In the middle of March I came to Switzerland for just under two weeks, and it was during this time that Italy went from “no public gatherings” to “everything is closed - no one in or out”. As the Coronavirus was approaching pandemic territory I started to become really interested in the data behind the virus. I live in the UK and I was (and am still) amazed by the lack of response from the government there, and at the same time concerned that in five days the situation could change so significantly I would not be allowed back in to the country.

I thought it would be cool to build a graph showing the data over time, perhaps against other territories, to try and establish when countries would start taking certain actions. As I searched around, I found there wasn’t a good API to use out of the box for what I wanted. I thought this would be cool mini-hackathon so I decided to build a quick API to expose this data.

The API is available at

Data Source

After some googling, the best data source I could find was the Github repo from John Hopkins University. They update the repo every day with the latest data collated from various sources. I decided to start with the time series data as it served the requirements I wanted to fill.


I’m a big fan of Go so I naturally chose it as the language for the server application. The application ended up being just shy of 500 lines of code and broadly works as follows:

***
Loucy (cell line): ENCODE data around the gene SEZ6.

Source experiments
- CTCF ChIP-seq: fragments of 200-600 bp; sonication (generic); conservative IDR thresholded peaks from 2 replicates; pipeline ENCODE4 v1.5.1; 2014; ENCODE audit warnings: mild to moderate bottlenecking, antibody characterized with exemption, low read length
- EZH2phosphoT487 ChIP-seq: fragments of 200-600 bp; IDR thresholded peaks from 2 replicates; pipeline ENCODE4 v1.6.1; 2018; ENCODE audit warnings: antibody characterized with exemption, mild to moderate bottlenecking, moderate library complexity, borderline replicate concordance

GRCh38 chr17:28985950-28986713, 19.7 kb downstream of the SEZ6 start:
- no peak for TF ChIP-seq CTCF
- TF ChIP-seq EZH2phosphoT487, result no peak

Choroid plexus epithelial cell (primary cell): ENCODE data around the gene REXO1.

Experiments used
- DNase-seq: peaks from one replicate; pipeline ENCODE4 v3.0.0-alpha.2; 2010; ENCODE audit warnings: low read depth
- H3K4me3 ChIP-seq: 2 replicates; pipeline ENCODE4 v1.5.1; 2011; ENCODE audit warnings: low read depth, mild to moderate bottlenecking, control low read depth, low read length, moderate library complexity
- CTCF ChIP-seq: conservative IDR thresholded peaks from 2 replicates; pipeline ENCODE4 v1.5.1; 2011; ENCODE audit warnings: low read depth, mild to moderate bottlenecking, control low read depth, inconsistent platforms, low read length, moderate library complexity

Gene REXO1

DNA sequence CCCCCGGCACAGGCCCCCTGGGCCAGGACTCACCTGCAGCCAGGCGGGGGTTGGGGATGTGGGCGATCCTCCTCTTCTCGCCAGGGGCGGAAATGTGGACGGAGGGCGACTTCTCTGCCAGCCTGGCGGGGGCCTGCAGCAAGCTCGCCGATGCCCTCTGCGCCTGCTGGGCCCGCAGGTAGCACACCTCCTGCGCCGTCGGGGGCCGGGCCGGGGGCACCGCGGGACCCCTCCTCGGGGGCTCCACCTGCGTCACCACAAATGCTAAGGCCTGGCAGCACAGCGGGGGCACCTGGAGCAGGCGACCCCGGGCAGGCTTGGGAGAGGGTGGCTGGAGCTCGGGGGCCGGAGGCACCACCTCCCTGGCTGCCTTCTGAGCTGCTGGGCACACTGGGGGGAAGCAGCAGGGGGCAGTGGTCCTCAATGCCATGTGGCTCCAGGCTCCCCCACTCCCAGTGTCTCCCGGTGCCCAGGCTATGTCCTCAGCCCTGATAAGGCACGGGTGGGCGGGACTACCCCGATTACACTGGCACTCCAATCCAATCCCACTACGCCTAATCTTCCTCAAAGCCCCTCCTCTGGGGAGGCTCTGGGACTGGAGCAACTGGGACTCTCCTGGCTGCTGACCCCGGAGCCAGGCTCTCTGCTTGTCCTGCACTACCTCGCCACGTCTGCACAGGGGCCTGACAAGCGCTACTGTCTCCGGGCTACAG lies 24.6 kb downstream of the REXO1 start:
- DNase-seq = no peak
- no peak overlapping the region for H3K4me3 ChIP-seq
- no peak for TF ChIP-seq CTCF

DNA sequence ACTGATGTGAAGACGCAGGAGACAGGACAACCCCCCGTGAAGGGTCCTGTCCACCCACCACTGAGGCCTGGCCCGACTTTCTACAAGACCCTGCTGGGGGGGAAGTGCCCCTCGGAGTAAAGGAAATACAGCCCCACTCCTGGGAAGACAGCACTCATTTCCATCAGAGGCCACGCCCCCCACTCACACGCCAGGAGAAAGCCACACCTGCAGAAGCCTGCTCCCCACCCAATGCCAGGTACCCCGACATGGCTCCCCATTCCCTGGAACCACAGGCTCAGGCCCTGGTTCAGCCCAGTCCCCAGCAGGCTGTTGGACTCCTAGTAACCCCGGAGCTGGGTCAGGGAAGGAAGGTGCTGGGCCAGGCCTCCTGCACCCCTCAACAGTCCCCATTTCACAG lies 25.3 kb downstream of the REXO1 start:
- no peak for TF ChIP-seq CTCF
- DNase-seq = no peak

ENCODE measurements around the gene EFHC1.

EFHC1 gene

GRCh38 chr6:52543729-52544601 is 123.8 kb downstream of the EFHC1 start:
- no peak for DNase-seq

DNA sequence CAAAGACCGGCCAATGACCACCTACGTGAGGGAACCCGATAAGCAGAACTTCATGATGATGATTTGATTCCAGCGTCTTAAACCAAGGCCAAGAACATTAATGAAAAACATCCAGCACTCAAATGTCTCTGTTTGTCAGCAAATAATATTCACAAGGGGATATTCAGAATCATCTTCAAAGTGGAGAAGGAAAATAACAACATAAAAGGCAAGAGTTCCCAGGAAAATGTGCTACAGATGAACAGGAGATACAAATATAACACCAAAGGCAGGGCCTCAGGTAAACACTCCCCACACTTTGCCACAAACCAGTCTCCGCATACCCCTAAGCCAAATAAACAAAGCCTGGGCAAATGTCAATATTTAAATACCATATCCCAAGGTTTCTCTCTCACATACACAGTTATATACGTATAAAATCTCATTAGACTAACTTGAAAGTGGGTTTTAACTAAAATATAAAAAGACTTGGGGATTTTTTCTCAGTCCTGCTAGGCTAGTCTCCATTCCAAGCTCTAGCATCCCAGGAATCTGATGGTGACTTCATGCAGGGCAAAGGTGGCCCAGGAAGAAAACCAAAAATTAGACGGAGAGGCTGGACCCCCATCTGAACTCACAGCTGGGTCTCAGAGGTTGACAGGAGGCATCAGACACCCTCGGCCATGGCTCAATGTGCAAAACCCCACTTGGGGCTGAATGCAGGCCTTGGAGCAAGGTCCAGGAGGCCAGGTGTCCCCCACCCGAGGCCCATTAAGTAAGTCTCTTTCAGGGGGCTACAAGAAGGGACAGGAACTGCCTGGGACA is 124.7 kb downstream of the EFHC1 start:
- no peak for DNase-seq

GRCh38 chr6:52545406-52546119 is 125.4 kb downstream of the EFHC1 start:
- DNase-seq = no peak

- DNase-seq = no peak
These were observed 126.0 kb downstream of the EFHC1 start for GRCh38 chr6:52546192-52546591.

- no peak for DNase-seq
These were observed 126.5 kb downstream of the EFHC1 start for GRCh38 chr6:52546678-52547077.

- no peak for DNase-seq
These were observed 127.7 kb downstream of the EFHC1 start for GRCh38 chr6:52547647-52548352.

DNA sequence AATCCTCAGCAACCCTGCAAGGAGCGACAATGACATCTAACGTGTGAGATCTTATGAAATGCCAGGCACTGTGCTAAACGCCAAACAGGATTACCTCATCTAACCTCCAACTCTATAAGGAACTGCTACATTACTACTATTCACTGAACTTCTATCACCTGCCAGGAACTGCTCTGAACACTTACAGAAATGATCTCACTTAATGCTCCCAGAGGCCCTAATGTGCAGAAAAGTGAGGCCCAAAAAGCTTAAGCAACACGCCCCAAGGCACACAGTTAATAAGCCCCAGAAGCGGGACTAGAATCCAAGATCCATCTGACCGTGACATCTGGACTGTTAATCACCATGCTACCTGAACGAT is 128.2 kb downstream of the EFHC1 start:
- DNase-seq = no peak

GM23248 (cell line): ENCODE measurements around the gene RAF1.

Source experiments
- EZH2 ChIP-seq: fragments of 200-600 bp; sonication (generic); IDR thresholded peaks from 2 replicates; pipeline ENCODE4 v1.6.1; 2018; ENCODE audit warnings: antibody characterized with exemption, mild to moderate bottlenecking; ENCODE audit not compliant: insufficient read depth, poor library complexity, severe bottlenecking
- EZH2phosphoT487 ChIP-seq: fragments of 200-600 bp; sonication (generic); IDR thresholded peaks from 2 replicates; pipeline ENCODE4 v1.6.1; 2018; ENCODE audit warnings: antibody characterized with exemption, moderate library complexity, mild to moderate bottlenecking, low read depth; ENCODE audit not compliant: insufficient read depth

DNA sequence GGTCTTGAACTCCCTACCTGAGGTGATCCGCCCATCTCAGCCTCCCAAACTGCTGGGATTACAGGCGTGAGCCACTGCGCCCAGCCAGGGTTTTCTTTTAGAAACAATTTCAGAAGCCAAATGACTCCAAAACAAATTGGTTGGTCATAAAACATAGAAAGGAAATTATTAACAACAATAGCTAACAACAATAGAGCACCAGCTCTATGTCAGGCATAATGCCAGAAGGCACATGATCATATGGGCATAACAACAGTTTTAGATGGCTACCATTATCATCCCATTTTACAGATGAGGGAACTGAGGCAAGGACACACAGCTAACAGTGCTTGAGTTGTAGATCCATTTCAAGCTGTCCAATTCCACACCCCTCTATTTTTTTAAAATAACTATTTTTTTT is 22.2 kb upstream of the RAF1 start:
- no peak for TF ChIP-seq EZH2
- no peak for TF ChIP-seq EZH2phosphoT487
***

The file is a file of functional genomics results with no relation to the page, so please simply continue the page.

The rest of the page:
• Every six hours the files are fetched from the Github repo above
  • Any current files are backed up to keep historical data
  • The new files are then parsed and saved in to the database
  • An API is exposed to give access to the data
  • Statistics are collected to show overall API usage

The API queries all run pretty efficiently with responses generally being returned in 150ms. The biggest route is for all data which takes 4s to return 8MB which is pretty good performance. There’s nothing really special going on here, indexes added to MySQL and normal Go code is more than sufficient (there isn’t even any caching yet).

On the data input side, I’m making fair use of Go routines but again - nothing crazy. Each file (three in total) run in parallel when getting loaded every six hours and this takes around 10 seconds in total.

There is a lot of room for improvement which I plan to do, but right now I focused on time to market due to the rapid spread of the Coronavirus and the potentially diminishing returns of this API.

Why Build This API

I want to provide third parties with clean data through a nice, fast JSON API so that web, mobile and other applications can be built using it. If the data is more easily integratable there should hopefully be more innovation - there are currently only two apps on the App Store, which I find interesting considering the huge focus on this.

Moving Forward

I plan to work on the code enough to make it open source soon, as well as add better error checking, testing and logging. I’ll also add some performance improvements as well as additional, detailed routes. Finally I’ll work on some documentation, probably through Postman, to help get people up and running.

The response so far has been great and really quick - it seems this has filled a need which I’m happy about. The project’s landing page is if you’re interested in finding out more. Feel free to reach out to me about features, bugs or anything else.